Anglo Saxon and German languages.pdf - Chapter 1 The...

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Chapter 1The Anglo-Saxons andTheir Language1.1Who were they?‘Anglo-Saxon’ is the term applied to the English-speaking inhabitants of Brit-ain up to the time of the Norman Conquest, when the Anglo-Saxon line ofEnglish kings came to an end. The people who were conquered in 1066 hadthemselves arrived as conquerors more than six centuries earlier.According to the Venerable Bede, whoseHistoria Ecclesiastica GentisAnglorum(Ecclesiastical History of the English People), completed in theyear 735, is the most important source for the early history of England, theAnglo-Saxons arrived in the island of Britain during the reign of Martian,who in 449 became co-emperor of the Roman Empire with Valentinian IIIand ruled for seven years.Before that time, Britain had been inhabited by Celtic peoples: the Scotsand Picts in the north, and in the south various groups which had been unitedunder Roman rule since their conquest by the emperor Claudius inAD43. Bythe beginning of the fifth century the Roman Empire was under increasingpressure from advancing barbarians, and the Roman garrisons in Britain werebeing depleted as troops were withdrawn to face threats closer to home. InAD410, the same year in which the Visigoths entered and sacked Rome, the lastof the Roman troops were withdrawn and the Britons had to defend them-selves. Facing hostile Picts and Scots in the north and Germanic raiders in theeast, the Britons decided to hire one enemy to fight the other: they engagedGermanic mercenaries to fight the Picts and Scots.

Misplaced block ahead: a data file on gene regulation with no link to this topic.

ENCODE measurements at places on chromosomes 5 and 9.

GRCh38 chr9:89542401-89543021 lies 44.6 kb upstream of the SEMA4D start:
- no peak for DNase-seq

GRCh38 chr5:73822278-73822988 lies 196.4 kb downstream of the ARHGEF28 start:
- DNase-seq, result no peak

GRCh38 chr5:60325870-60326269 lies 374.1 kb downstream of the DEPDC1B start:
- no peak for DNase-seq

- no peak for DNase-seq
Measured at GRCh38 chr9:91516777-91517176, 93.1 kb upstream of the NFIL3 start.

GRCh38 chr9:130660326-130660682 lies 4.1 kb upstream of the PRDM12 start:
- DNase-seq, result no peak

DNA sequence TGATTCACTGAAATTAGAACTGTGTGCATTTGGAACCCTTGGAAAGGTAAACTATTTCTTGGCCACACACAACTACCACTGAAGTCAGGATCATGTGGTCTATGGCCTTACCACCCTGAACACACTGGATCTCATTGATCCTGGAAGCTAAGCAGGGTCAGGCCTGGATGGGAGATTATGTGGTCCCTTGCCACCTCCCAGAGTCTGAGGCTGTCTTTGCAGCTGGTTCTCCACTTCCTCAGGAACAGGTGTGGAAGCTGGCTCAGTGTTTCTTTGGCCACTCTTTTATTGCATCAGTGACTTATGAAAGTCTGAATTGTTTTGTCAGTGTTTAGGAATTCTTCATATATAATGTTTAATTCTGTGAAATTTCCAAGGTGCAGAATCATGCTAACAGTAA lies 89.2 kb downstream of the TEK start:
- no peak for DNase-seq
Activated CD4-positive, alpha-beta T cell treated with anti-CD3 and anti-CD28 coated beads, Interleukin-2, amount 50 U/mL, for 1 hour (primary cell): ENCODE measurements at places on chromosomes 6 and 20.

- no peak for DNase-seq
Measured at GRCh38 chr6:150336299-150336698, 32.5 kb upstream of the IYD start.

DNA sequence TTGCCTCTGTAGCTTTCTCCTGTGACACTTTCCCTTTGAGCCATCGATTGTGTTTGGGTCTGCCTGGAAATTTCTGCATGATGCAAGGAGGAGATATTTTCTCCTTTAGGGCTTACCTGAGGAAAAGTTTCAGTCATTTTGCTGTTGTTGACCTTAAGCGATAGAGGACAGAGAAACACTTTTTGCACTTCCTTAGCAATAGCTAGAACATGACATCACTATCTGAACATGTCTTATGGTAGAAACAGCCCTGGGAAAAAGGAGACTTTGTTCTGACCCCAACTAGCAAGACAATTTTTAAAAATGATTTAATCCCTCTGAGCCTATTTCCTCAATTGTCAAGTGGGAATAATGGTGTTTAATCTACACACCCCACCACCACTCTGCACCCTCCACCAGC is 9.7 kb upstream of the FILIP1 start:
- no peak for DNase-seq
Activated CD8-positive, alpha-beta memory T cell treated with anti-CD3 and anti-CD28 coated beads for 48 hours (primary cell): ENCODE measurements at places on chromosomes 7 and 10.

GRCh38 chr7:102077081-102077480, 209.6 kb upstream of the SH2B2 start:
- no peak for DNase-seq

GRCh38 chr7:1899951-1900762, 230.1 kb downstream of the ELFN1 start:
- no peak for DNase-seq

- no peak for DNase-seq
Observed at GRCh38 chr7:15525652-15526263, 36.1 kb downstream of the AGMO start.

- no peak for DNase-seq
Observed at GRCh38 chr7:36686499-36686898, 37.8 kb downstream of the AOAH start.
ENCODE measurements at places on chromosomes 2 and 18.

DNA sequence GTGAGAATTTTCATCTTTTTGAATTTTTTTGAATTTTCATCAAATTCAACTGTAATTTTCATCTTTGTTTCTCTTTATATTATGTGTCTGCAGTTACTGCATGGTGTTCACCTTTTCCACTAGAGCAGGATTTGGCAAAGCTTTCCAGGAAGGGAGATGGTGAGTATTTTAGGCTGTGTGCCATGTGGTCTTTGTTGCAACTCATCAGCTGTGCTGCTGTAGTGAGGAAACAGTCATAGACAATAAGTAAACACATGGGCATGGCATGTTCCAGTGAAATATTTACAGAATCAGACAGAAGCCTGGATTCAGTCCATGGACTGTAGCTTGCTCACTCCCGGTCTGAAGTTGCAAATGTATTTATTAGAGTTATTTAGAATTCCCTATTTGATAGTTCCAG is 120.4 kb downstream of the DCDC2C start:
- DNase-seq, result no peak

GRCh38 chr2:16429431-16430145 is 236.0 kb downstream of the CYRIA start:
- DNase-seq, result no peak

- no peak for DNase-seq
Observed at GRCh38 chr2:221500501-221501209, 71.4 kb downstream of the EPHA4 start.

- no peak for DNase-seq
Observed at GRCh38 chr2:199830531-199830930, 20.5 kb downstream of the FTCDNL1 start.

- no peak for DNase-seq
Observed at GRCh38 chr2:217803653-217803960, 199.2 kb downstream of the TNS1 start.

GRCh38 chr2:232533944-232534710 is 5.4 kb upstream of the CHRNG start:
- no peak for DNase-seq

2The Anglo-Saxons and Their LanguageIt was during the reign of Martian that the newly hired mercenaries arrived.These were from three Germanic nations situated near the northern coasts ofEurope: the Angles, the Saxons and the Jutes. According to Bede, the merce-naries succeeded quickly in defeating the Picts and Scots and then sent wordto their homes of the fertility of the island and the cowardice of the Britons.They soon found a pretext to break with their employers, made an alliancewith the Picts, and began to conquer the territory that would eventually beknown as Englanda slow-moving conquest that would take more than acentury.It is now difficult to measure the accuracy of Bedes account of the comingof the Anglo-Saxons. But Bedes story gives us essential information abouthow these people looked at themselves: they considered themselves a warriorpeople, and they were proud to have been conquerors of the territory theyinhabited. Indeed, the warrior ethic that pervades Anglo-Saxon culture isamong thefirst things that students notice on approaching thefield.But Europe had no shortage of warrior cultures in the last half of thefirstmillennium. What makes Anglo-Saxon England especially worthy of study isthe remarkable literature thatflourished there. The Anglo-Saxon kingdomsconverted to Christianity in the late sixth and seventh centuries, and by thelate seventh and early eighth centuries had already produced two major authors:

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Term
Winter
Professor
Mrs. cooper
Tags
Indo European languages, Germanic languages

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